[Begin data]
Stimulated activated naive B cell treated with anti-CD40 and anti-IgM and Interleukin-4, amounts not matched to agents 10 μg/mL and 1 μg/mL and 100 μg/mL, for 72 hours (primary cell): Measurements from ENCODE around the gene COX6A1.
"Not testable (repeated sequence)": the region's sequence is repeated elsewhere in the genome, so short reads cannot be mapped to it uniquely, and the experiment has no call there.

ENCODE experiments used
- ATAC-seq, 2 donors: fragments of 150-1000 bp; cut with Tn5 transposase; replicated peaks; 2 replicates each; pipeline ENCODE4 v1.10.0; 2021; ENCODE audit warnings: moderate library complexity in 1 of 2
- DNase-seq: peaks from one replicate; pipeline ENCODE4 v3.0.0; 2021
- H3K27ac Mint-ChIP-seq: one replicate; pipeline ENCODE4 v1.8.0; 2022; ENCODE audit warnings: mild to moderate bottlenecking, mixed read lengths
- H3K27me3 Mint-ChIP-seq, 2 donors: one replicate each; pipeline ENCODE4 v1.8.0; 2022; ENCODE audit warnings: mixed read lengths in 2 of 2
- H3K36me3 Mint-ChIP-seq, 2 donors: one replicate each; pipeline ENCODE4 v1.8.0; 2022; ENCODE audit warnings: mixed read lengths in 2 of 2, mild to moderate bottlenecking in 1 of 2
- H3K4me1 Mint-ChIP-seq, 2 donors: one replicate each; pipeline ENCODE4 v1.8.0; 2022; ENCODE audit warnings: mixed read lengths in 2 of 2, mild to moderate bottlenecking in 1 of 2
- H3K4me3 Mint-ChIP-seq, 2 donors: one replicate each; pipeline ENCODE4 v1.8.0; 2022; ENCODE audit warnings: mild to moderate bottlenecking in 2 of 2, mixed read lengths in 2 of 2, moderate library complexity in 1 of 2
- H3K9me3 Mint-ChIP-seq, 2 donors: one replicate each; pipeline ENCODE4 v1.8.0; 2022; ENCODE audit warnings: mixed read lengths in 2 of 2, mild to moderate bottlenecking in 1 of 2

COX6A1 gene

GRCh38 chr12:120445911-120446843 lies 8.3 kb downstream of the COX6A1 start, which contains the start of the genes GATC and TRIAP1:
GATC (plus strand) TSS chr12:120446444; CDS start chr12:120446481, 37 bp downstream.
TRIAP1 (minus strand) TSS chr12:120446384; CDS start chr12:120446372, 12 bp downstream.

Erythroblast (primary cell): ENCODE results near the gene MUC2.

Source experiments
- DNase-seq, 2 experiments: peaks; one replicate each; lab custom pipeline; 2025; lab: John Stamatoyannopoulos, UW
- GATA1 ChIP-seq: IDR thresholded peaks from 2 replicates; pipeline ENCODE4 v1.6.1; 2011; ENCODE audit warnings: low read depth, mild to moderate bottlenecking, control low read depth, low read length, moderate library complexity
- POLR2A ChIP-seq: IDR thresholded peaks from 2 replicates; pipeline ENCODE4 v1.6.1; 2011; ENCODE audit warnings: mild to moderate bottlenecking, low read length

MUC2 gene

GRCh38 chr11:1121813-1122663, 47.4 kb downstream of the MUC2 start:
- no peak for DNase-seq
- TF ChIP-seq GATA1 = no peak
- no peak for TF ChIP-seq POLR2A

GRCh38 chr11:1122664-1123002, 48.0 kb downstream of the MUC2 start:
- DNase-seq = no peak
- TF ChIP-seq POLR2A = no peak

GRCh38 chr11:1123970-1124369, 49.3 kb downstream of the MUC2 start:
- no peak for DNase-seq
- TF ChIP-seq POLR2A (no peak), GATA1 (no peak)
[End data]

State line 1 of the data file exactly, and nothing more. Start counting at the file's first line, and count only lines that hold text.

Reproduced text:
Stimulated activated naive B cell treated with anti-CD40 and anti-IgM and Interleukin-4, amounts not matched to agents 10 μg/mL and 1 μg/mL and 100 μg/mL, for 72 hours (primary cell): Measurements from ENCODE around the gene COX6A1.